Most children thrive in the classroom when they are involved in engaging activities with their teacher and classmates. However, a child with a learning disability may become overstimulated or have other obstacles in the traditional classroom. Making the switch to learning at home may be a better alternative. You can set the stage for a positive experience. Take the following tips to make homeschooling successful for students with learning disabilities.
Create an Environment that Promotes Learning
Setting up a structured environment at home should be a priority to get the most out of homeschooling. Begin by establishing an area in your home that is intended for learning. A desk, chair, computer, and supplies should be placed in an area where your child will not be distracted.
The television, radio, and video games should not be turned on during learning times. If a view of the outdoors is going to keep your child from focusing, close the blind, the curtains, or set up your homeschooling space in a room without a view. Make sure other members of your household give your child privacy when in his or her learning space.
Set Up a Routine and Stick to It
Don’t make the mistake of being too flexible when choosing to homeschool your child. To set the proper tone, time management is key. Choose a set time for school activities at home every weekday. Build-in break times, including mealtimes. Create a schedule that touches on each subject. Children need routines. This especially holds true for children with learning disabilities.
Use Captivating Materials
In the modern age, children are used to the excitement of cell phones, video games, and mobile devices. You may feel like you have to stand on your head to get your child’s attention. Choosing materials developed by experts in education, like whiteboard animation, can help you to keep your child engaged. There is an abundance of resources available that can help you to get your son or daughter excited about learning.
Try Multi-Sensory Teaching Strategies
In the past, a lecture was the standard in the traditional classroom. Desks were lined up in straight rows while the children faced the front of the room. Their teacher would stand at the chalkboard and deliver instruction. While that tried and true method worked for most children, many fell through the cracks. Children with learning disabilities are often distracted. They are either paying attention to everything around them, overwhelmed by a stimulating world, or they focus intensely on only one thing that interests them. Some children learn best when they hear something.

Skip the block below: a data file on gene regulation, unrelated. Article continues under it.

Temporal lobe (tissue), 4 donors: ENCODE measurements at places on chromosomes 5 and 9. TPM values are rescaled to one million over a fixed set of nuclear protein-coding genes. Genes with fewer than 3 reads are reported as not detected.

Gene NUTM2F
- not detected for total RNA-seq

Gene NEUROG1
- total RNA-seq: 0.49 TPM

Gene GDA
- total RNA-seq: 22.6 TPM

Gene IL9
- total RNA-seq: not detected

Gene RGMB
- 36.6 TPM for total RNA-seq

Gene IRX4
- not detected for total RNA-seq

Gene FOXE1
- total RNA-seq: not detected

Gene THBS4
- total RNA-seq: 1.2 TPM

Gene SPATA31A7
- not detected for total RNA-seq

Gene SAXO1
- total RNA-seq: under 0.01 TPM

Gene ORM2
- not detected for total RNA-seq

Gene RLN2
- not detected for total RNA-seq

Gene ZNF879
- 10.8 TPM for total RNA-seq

Others need to watch a lesson. Your child may do best when performing hands-on activities. When you use multi-sensory teaching strategies, you will take many different approaches to meet your child’s needs. Physical activity may help your child to turn on a lightbulb about a difficult concept.
Songs and rhymes may be the best way to retain information. Using a variety of mediums, such as sandpaper, shaving cream, or finger paint, may also be helpful in making connections between topics and thought processes. In the end, a combination approach can help you to find the best way to keep your child’s learning disabilities from being a disadvantage.
Make Learning Fun
You are making a brave decision when you choose to take on the role of teacher for your child as well. It can seem like a daunting task. You want your child to reach his or her full potential. Don’t put so much pressure on yourself or your child that it becomes frustrating. Enjoy yourself. Choose topics, books, and songs that appeal to your child. Build virtual and in-person field trips in your learning activities. End each day with recess, embracing the outdoors as often as possible.
When you make the decision to homeschool your child, you want it to go as smoothly as possible. Proper planning, tapping into the abundance of materials that have been developed, and perseverance are a recipe for success. Be prepared to go back to the drawing board time and again. If one approach doesn’t work, try another. Over time, you will find the homeschooling techniques that work best for your child.